Welcome! I’ve set up these resources to help people who are starting to move their classes temporarily online due to school closings.
This is a difficult time, for sure. The temporary shift to teaching and learning online is not something anyone had anticipated when the term began, but now it is the reality we are dealing with. There will be
some many challenges along the way. I’ve written about some of this in a brief article that appears in The Conversation.
First and foremost, I think we all — administrators, instructors, and students — need to focus on (a) keeping ourselves and others healthy and (b) meeting our instructional objectives for the term to the extent possible. People first. Content second. Technology third.
I’ve seen a lot of discussion online about whether this emergency situation will lead toward more online teaching and learning in the future. I think that’s the wrong question to be asking right now. What universities are asking their campus instructors to do under emergency circumstances is not the same as what online instructors regularly do.
The COVID-19 crisis is not turning campus classes into online classes. It is temporarily shifting them online. That may sound like the same thing, but the difference is a meaningful one. Online classes are designed specifically for that mode of learning. The instructors are versed in using tools and pedagogical strategies that work well on the medium. The students have opted in to online learning, and have established a baseline of technology access and commitment to learning in this way.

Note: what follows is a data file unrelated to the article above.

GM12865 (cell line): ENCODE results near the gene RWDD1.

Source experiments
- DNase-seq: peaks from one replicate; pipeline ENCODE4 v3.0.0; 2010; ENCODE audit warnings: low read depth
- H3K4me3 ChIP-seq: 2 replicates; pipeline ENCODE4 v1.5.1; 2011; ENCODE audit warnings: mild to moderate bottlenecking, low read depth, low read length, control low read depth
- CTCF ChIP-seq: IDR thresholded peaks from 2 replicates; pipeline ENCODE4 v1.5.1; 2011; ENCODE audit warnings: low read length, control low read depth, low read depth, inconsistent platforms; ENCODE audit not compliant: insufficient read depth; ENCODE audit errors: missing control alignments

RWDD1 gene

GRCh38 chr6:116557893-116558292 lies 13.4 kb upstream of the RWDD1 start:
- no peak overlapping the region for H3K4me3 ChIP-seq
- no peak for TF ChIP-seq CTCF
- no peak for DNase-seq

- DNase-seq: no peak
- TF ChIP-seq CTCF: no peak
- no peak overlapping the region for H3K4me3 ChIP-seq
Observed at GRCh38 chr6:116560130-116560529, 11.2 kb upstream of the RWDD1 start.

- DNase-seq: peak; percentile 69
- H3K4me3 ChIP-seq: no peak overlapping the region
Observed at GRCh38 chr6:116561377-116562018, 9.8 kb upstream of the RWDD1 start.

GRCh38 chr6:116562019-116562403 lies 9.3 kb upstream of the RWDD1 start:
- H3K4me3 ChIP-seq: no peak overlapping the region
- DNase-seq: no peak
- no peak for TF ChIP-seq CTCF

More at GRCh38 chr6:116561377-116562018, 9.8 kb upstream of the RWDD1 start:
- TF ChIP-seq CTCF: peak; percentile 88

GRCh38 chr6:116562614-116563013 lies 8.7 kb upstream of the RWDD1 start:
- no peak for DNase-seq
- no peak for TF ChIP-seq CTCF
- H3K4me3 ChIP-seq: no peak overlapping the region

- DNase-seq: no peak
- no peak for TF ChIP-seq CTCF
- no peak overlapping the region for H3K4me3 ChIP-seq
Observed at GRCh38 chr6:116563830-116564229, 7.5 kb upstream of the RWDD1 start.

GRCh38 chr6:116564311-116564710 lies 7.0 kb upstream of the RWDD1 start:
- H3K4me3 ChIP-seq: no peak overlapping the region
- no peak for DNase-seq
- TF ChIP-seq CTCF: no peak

Again, these are not online classes that we are creating right now. These are campus classes shifted temporarily online. The classes were not designed for this purpose. The instructors and students were not prepared for it. Everyone is doing the best they can in response to a difficult situation.
With that in mind, in response to this difficult situation, I offer some of my expertise, developed across a 20+ year career of teaching online, designing online courses, and researching online learning. I’m continuing to produce posts on this topic and will aggregate them here (so keep checking back, or follow my blog), and I’m happy to take requests if there’s a topic you would like me to address in a post (email me).
- Preparing to go online
- Time, tasks, and asynchronous learning
- Time, tasks, and synchronous learning
- Writing good discussion prompts
- Setting up for video / synchronous broadcasting
- Video conferencing from home, distractions and all
- Questions to Ask Your Students
- Backward design, so you can move forward
- Checklists: Keeping everyone organized in an asynchronous class
- Participation in asynchronous discussion
- Online Office Hours
- Conducting virtual defenses
- Don’t forget your online class!
- Instructor Identity and Presence in Online Settings
- Shifting a multi-section course to remote delivery
- Preparing for the first synchronous session
- Example: Reworking an exam in a history class
- Helping the students who face the biggest barriers